Dear PDSA Vet,

I have a cat named Sox and when I stroke her, her fur falls out. I’m quite concerned there could be a problem. What should I do?


Dear Carole, whenever cats are stroked it is normal for some hairs to come out, but it’s unusual for this to be excessive. Regular grooming with a comb and brush will remove loose hairs, so if she isn’t being groomed regularly enough, your hands may be removing them instead. Long-haired cats should be groomed daily to prevent painful mats and fur balls developing; short-haired cats at least twice a week. Sometimes problems with their teeth and mouths mean they aren’t able to groom themselves either which leads to a poor coat. Fleas are a common cause of fur-loss in cats, so discuss preventive flea control with your vet. It would also be sensible to get Sox’s fur and skin checked by your vet to make sure there isn’t a health problem. Remember, never use a flea treatment intended for dogs or cats, as this can cause fatal poisoning.

Dear PDSA Vet,

I have a nine-year-old cat named Tinkerbell and she’s eating more but has lost weight. What might be wrong? Lucy

Dear Lucy, it sounds like Tinkerbell needs to be checked by the vet, as there can be a number of medical reasons for her losing weight but having an increased appetite. Unfortunately, just feeding her more food won’t fix the problem. She could be suffering from hyperthyroidism, diabetes or even another medical problem. You can look for other symptoms, such as going to the toilet more often, drinking lots, vomiting and tiredness or even over excitability. Your vet will probably want to do blood tests to check what’s going on and will be able to recommend the best course of treatment for Tinkerbell to help her feel better.

Dear PDSA,

My Chihuahua, Toto, is overweight. He is castrated so I’m feeding him a suitable light food for neutered dogs – 75g split into two meals a day and no treats in between. Is this the right amount for him? Les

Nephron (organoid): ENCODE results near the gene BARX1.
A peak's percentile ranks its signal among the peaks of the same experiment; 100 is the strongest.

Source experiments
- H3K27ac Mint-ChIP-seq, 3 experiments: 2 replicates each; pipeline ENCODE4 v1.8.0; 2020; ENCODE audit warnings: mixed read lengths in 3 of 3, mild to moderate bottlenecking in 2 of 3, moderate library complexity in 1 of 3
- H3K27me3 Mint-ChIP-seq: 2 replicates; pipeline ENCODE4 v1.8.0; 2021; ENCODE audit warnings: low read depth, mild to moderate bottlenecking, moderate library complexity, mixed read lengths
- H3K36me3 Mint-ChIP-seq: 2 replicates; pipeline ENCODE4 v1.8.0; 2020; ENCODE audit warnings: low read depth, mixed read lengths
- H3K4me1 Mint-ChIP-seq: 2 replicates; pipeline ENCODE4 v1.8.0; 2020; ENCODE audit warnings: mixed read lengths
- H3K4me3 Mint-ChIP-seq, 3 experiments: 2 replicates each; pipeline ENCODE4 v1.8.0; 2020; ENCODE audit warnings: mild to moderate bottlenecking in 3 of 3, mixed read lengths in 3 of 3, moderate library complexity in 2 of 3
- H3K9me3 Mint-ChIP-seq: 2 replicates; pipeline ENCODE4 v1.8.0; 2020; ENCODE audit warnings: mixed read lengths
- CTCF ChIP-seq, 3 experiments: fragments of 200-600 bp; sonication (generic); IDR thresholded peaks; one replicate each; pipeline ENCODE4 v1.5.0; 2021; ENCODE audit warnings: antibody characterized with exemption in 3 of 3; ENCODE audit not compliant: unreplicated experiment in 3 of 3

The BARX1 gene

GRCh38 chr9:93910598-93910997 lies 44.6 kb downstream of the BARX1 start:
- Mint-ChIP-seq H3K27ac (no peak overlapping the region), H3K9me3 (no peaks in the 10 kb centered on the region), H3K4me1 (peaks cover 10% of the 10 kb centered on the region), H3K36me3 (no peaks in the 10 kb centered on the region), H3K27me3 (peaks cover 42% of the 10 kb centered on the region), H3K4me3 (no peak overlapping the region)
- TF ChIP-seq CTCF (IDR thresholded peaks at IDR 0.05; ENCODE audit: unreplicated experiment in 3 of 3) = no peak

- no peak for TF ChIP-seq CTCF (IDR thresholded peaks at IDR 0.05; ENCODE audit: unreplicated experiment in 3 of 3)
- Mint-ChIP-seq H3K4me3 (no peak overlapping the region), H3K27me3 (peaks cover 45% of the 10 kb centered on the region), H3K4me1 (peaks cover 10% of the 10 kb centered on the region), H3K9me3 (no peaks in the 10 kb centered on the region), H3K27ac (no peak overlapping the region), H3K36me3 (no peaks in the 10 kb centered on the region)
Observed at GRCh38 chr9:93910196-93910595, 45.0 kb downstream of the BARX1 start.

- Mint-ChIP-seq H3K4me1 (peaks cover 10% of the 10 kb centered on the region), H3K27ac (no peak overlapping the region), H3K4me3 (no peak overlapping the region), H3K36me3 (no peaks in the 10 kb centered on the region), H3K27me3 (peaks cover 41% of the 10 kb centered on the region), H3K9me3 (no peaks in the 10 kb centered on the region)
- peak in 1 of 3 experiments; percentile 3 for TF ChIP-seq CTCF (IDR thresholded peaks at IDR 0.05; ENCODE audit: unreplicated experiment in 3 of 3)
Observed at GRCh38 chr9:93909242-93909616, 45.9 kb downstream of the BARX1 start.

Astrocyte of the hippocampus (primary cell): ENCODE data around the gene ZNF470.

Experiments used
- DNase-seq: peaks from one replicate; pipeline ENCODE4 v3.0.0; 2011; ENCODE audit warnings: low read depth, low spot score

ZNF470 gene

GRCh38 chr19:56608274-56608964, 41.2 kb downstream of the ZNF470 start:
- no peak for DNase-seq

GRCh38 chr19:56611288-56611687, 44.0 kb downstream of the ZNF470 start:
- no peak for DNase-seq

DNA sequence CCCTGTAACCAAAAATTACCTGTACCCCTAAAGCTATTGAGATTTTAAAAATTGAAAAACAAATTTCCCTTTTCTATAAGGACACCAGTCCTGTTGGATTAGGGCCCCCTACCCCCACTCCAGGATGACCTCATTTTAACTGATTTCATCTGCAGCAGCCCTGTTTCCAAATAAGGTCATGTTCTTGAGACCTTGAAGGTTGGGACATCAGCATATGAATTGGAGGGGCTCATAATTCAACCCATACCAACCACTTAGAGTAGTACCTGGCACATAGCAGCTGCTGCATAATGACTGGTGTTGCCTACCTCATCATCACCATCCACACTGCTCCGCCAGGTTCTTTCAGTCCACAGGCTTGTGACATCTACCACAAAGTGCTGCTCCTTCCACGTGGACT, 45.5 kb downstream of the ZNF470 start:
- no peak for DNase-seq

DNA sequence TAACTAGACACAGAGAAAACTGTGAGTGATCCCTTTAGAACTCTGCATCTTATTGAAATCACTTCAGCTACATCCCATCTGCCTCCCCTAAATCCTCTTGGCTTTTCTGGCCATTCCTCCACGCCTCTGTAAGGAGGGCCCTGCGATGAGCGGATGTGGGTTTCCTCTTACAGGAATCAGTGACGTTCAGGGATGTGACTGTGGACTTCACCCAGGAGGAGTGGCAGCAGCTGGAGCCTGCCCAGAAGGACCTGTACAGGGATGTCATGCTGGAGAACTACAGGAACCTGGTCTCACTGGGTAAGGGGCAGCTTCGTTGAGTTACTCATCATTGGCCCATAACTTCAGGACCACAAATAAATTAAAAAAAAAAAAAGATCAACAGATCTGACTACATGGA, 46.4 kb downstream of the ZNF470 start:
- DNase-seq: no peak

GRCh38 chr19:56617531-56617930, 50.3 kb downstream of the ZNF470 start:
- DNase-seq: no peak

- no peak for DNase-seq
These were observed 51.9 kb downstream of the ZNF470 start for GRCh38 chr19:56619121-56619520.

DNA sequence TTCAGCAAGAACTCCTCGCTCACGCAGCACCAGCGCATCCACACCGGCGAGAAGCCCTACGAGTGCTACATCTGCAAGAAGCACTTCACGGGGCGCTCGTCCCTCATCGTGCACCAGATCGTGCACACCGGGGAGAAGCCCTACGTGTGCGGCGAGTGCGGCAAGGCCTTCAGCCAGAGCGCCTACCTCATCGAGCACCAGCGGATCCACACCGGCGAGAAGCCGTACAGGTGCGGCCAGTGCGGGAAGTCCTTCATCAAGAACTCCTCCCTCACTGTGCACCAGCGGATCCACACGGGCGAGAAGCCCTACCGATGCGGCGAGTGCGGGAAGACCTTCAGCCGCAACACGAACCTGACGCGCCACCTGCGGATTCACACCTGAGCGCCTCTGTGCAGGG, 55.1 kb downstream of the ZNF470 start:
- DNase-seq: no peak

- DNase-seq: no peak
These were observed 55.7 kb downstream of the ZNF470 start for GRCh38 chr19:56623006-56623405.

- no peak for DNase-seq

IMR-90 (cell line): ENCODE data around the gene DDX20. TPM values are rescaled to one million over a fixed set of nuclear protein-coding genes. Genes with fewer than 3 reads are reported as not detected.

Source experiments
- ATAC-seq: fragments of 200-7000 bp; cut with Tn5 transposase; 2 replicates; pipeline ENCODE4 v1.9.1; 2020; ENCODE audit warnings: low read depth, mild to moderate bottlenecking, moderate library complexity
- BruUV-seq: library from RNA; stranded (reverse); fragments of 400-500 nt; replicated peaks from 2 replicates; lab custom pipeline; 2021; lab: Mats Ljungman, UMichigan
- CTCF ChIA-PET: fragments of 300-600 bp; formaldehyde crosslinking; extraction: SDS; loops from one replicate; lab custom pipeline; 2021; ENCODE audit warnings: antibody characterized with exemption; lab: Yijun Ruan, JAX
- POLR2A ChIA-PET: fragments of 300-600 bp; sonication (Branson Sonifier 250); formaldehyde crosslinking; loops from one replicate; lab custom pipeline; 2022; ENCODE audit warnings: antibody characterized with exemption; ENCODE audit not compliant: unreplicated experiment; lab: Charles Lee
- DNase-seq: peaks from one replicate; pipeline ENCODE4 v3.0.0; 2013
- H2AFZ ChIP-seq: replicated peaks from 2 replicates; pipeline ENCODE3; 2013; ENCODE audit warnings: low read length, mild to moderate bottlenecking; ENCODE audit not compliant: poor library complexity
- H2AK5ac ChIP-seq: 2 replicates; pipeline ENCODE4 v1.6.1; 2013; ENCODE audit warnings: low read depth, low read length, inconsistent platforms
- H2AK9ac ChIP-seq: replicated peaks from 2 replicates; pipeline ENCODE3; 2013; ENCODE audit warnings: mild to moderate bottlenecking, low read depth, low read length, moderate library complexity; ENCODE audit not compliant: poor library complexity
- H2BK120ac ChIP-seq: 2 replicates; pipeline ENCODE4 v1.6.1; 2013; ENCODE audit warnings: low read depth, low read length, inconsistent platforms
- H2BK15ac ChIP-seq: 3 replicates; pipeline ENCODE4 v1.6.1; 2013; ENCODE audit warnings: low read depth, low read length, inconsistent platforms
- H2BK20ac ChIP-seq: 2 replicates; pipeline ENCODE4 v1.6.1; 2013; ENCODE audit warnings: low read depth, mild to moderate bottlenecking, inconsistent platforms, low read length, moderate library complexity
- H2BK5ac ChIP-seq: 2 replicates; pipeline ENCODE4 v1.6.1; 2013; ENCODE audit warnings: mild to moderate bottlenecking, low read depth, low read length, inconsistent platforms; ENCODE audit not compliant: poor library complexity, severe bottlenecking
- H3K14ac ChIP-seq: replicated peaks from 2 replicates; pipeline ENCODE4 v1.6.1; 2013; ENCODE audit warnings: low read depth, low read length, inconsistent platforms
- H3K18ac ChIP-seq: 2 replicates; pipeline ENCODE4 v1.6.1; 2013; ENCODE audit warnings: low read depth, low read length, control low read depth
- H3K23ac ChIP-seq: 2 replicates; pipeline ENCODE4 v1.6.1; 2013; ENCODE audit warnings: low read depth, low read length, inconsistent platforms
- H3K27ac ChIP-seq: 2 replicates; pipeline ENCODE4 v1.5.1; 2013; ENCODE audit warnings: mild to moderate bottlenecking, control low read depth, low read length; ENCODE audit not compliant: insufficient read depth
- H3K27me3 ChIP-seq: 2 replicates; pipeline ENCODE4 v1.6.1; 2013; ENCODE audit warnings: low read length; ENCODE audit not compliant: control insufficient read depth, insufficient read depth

Dear Les, unfortunately, vets and vet nurses estimated that 46% of the dogs they see in their practice each week are overweight or obese, and this can lead to serious health problems such as arthritis and diabetes. It is great you’re feeding him a special diet for neutered dogs because they need fewer calories after neutering. Energy needs vary between dogs depending on their age, breed and condition, and the amount they need will also depend on the exact composition of the food itself.

Always follow packet feeding guidelines for your dog’s ideal weight when deciding how much food to give, but if you are still unsure, your vet or vet nurse is the best person to advise. They can also give you advice on an exercise plan to help with weight loss. It’s also essential to cut out the treats, as you have been doing. I would recommend taking to your vet for a health-check, to make sure there are no underlying medical problems for the weight gain. PDSA are looking for overweight pets to join their annual Pet Fit Club competition – to find out more visit their website:

Dear PDSA Vet,

My kids’ hamster, Honey, is always escaping from her cage, even though she has lots of toys and things to play with. How can I stop her doing this? Flo

Dear Flo, it is important that any home for a pet is safe and secure – if small pets escape they can be faced with lots of dangers. Sometimes, putting a strong metal clip on the latch to the cage door is necessary. If Honey is chewing her way out she may need a home that is made from more sturdy material. Also, consider why she might be trying to escape – could she be unhappy with her cage and wanting to explore? It should be big, with different levels and places where she can dig and hide. Droppings should be removed daily, and it needs to be cleaned weekly so that it doesn’t become unhygienic and unpleasant for her to stay in. It should also be away from radiators, direct sunlight, draughts, busy or noisy places, TVs and music systems, as these can all be stressful. Try swapping her toys and tubes about each week so there is something new to explore. For more information on keeping hamsters healthy and happy, visit